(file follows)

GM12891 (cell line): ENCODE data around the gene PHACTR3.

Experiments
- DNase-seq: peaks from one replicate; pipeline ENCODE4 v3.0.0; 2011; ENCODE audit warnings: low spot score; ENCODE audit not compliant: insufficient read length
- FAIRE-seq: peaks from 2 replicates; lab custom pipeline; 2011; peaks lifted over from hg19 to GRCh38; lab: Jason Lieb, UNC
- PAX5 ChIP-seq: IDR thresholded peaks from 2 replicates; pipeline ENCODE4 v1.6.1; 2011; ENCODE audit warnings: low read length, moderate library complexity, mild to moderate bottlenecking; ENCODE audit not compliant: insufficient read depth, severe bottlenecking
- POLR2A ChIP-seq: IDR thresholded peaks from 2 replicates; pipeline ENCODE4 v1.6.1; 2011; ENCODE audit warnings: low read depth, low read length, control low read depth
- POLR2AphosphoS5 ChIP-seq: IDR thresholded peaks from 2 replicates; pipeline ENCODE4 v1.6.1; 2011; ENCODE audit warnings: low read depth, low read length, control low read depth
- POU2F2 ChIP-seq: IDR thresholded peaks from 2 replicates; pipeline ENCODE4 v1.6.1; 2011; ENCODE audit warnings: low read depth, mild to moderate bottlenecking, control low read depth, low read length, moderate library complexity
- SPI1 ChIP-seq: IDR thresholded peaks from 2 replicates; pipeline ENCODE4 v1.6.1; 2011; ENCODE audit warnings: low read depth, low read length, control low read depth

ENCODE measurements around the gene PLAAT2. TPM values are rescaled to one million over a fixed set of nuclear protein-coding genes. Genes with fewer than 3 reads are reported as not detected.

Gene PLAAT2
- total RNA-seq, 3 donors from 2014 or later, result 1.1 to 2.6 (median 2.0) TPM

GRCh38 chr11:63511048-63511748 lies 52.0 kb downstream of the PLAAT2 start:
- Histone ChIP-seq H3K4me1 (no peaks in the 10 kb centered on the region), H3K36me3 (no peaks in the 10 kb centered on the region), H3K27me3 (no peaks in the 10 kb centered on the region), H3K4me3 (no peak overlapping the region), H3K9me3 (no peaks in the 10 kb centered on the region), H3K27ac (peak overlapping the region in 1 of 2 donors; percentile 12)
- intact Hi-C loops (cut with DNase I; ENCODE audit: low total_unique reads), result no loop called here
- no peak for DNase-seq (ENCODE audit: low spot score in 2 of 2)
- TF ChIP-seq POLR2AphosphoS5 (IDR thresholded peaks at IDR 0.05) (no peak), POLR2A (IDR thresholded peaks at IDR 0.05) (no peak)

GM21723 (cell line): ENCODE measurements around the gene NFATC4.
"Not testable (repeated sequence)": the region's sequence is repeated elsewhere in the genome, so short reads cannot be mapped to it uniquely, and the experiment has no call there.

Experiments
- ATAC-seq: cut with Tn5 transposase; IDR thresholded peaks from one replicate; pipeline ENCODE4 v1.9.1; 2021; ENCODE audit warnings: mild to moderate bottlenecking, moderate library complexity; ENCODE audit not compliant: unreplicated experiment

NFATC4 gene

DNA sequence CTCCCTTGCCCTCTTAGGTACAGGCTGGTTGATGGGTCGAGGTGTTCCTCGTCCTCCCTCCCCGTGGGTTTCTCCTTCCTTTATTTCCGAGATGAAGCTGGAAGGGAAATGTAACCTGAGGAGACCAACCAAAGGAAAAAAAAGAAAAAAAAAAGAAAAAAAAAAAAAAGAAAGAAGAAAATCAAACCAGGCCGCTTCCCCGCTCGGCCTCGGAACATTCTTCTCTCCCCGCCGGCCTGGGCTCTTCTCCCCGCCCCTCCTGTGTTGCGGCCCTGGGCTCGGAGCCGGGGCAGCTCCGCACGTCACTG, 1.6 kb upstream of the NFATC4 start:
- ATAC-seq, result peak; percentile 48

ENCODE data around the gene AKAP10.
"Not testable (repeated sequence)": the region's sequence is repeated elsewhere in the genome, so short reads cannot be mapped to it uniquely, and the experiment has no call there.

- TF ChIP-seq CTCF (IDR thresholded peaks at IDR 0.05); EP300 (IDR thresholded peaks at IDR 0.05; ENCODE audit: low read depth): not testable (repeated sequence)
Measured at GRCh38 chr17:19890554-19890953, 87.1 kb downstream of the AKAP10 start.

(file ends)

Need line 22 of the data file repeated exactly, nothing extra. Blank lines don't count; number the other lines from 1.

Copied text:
NFATC4 gene